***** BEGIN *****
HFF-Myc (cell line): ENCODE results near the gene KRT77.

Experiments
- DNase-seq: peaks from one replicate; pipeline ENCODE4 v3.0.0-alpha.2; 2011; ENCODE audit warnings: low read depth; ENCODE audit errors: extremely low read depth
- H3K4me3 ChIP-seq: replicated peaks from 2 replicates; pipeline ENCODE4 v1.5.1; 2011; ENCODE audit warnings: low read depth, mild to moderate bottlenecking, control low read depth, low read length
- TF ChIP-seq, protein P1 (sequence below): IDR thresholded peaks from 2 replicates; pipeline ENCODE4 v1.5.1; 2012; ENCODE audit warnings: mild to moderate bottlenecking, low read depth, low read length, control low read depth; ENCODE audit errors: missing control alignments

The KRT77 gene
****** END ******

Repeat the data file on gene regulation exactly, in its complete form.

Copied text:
HFF-Myc (cell line): ENCODE results near the gene KRT77.

Experiments
- DNase-seq: peaks from one replicate; pipeline ENCODE4 v3.0.0-alpha.2; 2011; ENCODE audit warnings: low read depth; ENCODE audit errors: extremely low read depth
- H3K4me3 ChIP-seq: replicated peaks from 2 replicates; pipeline ENCODE4 v1.5.1; 2011; ENCODE audit warnings: low read depth, mild to moderate bottlenecking, control low read depth, low read length
- TF ChIP-seq, protein P1 (sequence below): IDR thresholded peaks from 2 replicates; pipeline ENCODE4 v1.5.1; 2012; ENCODE audit warnings: mild to moderate bottlenecking, low read depth, low read length, control low read depth; ENCODE audit errors: missing control alignments

The KRT77 gene